Tuesday, March 12, 2013

Latin Proverbs and Fables Round-Up: March 12

Here is a round-up of today's proverbs and fables - and for previous posts, check out the Bestiaria Latina Blog archives. I'm getting ready for what's going to be a summer of proverb adventures and while I'm shifting some of my focus over to English-language proverbs, I also have a new Latin LOLCats series going (bilingual) and other materials at my new blog, The Proverb Laboratory, if you are interested.

HODIE (Roman Calendar): ante diem quartum Idus Martias.

MYTHS and LEGENDS: The art image for today's legend shows Heracles and Alcestis; you can also see the legends for the current week listed together here.


TODAY'S MOTTOES and PROVERBS:

3-WORD MOTTOES: Today's 3-word motto is Utere sorte tua (English: Make use of your lot in life).

3-WORD PROVERBS: Today's 3-word proverb is Fructu arbor cognoscitur (English: The tree is known by its fruit).

RHYMING PROVERBS: Today's proverb with rhyme is: Si lupus est agnum, non est mirabile magnum (English: If a wolf eats a lamb, it's no great surprise - and of course that's est as in eating, which is part of the joke!).

VULGATE VERSES: Today's verse is Vidi sub sole nec velocium esse cursum nec fortium bellum (Ecc. 9:11). For a translation, check out the polyglot Bible, in English, Hebrew, Latin and Greek, at the Sacred Texts Archive online.

ELIZABETHAN PROVERBS: Here is today's proverb commentary, this time by Conybeare: Canis festinans caecos edit catulos: The hastie bitche bringeth forthe blind whealpes. The more haste the worsse spede. A proverbe applied to them which being hasty to set forthe there workes do make them unperfect.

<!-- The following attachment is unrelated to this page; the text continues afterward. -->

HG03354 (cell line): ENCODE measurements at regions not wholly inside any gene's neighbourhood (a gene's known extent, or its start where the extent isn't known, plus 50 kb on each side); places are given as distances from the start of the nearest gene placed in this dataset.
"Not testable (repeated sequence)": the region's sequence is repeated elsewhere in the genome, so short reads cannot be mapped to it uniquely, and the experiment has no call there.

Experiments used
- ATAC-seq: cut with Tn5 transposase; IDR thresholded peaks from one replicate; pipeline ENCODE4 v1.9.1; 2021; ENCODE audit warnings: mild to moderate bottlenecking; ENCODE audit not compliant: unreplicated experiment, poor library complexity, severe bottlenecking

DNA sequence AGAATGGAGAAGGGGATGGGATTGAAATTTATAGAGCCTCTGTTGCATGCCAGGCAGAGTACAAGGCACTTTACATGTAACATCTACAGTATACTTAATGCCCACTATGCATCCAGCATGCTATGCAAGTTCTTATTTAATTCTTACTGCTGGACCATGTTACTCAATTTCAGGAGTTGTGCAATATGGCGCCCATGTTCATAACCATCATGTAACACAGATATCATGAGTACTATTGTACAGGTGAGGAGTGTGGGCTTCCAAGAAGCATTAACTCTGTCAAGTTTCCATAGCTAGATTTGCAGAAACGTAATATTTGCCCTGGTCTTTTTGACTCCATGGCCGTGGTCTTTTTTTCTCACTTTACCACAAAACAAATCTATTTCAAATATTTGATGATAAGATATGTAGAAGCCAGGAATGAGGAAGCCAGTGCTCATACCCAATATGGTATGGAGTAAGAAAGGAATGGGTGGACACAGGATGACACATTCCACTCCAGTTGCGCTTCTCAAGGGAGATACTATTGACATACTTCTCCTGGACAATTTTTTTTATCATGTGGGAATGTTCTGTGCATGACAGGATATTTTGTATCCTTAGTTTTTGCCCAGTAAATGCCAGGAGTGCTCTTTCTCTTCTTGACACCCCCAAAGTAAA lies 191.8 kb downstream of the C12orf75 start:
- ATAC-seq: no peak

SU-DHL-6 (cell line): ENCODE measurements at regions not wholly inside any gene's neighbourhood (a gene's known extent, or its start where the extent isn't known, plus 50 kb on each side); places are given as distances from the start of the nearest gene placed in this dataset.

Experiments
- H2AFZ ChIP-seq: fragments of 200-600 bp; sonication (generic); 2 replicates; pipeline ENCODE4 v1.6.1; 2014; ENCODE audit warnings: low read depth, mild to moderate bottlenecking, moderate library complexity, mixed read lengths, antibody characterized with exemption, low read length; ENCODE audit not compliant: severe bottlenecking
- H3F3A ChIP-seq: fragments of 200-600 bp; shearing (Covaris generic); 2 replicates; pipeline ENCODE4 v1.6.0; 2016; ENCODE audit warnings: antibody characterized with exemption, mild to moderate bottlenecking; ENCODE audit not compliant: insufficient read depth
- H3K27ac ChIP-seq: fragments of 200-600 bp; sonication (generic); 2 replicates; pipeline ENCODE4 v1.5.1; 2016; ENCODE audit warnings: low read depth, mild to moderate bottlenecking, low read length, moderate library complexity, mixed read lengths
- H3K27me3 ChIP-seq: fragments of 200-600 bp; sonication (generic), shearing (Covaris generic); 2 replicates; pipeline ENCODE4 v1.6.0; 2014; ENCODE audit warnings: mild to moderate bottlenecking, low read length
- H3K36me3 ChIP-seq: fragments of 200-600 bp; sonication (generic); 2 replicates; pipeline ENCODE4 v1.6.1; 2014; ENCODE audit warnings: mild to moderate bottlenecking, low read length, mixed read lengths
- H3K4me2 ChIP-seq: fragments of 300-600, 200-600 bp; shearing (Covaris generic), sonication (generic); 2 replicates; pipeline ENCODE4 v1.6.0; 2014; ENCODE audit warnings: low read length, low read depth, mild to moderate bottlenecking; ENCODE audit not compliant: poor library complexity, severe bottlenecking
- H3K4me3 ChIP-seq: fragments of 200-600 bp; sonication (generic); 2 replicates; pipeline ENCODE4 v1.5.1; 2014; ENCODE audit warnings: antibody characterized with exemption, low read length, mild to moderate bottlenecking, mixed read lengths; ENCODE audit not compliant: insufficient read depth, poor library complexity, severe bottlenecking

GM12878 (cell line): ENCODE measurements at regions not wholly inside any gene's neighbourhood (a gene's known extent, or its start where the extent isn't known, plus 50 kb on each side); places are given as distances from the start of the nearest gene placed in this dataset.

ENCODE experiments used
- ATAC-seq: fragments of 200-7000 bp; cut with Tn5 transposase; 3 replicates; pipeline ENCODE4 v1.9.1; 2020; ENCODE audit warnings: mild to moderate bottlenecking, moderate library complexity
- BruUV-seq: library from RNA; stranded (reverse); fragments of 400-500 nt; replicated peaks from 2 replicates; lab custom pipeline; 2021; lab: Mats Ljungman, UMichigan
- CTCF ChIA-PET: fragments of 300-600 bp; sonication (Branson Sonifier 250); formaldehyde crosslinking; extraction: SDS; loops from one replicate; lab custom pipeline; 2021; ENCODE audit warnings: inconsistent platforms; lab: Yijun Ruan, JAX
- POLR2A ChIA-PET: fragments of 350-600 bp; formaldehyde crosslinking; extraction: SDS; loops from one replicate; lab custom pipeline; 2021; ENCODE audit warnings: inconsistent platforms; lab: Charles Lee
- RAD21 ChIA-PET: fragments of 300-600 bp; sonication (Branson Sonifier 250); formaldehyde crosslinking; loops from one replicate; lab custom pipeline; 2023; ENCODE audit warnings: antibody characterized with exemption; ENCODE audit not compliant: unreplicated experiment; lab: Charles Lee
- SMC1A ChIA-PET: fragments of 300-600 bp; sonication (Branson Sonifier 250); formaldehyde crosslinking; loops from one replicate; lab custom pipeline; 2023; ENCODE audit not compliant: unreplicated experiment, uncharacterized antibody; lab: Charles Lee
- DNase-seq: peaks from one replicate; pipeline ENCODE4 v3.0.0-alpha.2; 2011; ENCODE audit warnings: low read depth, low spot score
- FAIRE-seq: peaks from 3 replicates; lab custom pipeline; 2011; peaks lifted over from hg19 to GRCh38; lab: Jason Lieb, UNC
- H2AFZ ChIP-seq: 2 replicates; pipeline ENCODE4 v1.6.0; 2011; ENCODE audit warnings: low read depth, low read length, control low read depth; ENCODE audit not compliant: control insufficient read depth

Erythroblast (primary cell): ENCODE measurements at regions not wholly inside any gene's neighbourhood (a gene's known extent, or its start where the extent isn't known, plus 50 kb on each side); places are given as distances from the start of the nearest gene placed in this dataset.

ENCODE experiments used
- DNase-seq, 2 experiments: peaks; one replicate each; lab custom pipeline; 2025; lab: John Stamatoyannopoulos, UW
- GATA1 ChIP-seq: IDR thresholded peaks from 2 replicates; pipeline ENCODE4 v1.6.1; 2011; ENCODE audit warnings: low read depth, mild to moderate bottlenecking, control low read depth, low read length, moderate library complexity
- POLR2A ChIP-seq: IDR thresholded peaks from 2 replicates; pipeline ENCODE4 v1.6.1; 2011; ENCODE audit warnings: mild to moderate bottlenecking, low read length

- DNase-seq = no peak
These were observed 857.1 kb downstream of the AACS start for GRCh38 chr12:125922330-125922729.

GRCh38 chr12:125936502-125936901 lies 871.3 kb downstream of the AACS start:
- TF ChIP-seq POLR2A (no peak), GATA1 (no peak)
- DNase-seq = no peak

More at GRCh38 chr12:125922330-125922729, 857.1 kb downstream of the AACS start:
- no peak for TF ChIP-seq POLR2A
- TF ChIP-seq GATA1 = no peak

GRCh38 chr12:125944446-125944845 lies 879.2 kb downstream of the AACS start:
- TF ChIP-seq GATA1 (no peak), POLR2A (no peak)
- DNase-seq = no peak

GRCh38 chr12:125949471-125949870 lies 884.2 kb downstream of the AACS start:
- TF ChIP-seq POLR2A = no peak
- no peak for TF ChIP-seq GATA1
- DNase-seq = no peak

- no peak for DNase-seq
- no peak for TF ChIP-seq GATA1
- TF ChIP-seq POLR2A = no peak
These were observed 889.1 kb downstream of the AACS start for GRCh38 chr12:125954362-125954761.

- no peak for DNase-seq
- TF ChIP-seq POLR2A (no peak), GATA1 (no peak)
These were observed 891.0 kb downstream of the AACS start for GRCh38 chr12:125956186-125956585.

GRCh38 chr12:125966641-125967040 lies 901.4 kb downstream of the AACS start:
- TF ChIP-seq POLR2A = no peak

BREVISSIMA: The distich poster for today is Spes et Fides. Click here for a full-sized view; the poem has a vocabulary list and an English translation, too.


And here is today's proverbial lolcat:


TODAY'S FABLES AND SONGS:

FABULAE FACILES: The fable from the Fabulae Faciles widget is Bos Fimum Evehens, a funny story about the ox and his own manure (this fable has a vocabulary list).

MILLE FABULAE: The fable from the Mille Fabulae et Una widget is Mus et Rana, Decertantes, the wonderful story of the battle between the mouse and the frog.


mus et rana

GreekLOLz - and Latin and English, too. Below is one of my GreekLOLz; for the individual Greek, Latin and English versions of the graphic, see the blog post: Ἐλέφαντα ἐκ μυίας ποιεῖς. Elephantem ex musca facis. You're making an elephant out of a fly. (Something like our English saying about making a mountain out of a molehill!)




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